The Health Care Policy Roundtable, a project of the HR Policy Association, has identified six main advantages of the National Health Access program it announced in January.
Access to appropriate care. Many uninsured Americans seek primary care through the emergency room. The National Health Access membership card will open the door for these individuals to purchase affordable health insurance, establish relationships with primary care physicians, and receive preventive and ongoing care to lead healthier lives.
Strength in numbers. The individual insurance market often places restrictions on or significantly increases premiums based on a person’s medical history and current health status. By contrast, National Health Access will operate like a group policy by providing consistent access and coverage terms for participants, regardless of medical history.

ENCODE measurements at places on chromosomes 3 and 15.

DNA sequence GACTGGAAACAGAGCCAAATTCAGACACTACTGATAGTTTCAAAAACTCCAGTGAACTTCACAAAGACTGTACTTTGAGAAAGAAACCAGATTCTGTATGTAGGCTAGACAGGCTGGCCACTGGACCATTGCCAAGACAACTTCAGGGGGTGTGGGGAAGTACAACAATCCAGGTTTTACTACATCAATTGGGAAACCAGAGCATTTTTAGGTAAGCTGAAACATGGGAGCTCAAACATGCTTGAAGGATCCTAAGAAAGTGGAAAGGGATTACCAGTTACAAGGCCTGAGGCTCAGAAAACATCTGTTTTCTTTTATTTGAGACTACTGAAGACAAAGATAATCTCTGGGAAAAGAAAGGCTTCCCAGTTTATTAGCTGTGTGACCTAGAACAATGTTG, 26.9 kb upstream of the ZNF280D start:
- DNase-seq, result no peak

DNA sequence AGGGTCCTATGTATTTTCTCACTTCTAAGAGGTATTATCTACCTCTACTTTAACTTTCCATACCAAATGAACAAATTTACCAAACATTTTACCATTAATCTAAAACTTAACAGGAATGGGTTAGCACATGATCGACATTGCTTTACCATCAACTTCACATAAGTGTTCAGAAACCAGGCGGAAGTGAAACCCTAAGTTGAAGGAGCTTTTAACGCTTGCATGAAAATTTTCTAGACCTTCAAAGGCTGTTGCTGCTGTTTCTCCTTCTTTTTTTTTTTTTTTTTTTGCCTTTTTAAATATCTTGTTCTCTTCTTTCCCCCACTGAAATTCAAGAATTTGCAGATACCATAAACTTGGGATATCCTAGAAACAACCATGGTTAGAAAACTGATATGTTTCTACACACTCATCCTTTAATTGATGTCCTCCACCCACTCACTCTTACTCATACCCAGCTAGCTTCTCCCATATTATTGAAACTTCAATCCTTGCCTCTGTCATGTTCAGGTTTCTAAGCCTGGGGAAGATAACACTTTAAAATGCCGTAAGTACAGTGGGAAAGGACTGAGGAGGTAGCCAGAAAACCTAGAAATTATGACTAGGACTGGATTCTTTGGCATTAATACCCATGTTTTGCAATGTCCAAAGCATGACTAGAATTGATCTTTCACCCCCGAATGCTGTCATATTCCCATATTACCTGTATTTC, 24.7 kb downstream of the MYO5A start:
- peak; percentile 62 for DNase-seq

Easy to use and flexible. National Health Access will offer a range of flexible coverage options, allowing participants to choose the plan that is right for them and their families. With two of the major medical options offered by National Health Access, participants can receive tax benefits by establishing Health Savings Accounts.
Knowledge to make important decisions. The program will provide individuals with information on physician and hospital costs and quality metrics, allowing individuals to choose providers based on the facts. The program also will provide participants with state-of-the-art decision-support tools that will allow them to make informed choices about the level of insurance coverage appropriate for them.
Deep physician and hospital discounts. By pooling large numbers of employees and partnering with leading national health plans that have negotiated deep discounts with health care providers, National Health Access will enable individuals to receive more care for less money–an advantage usually reserved for individuals participating in employer-provided group policies.
No surprises. The large number of likely participants allows the program to offer more stability in pricing/premium levels.
— Susan Konig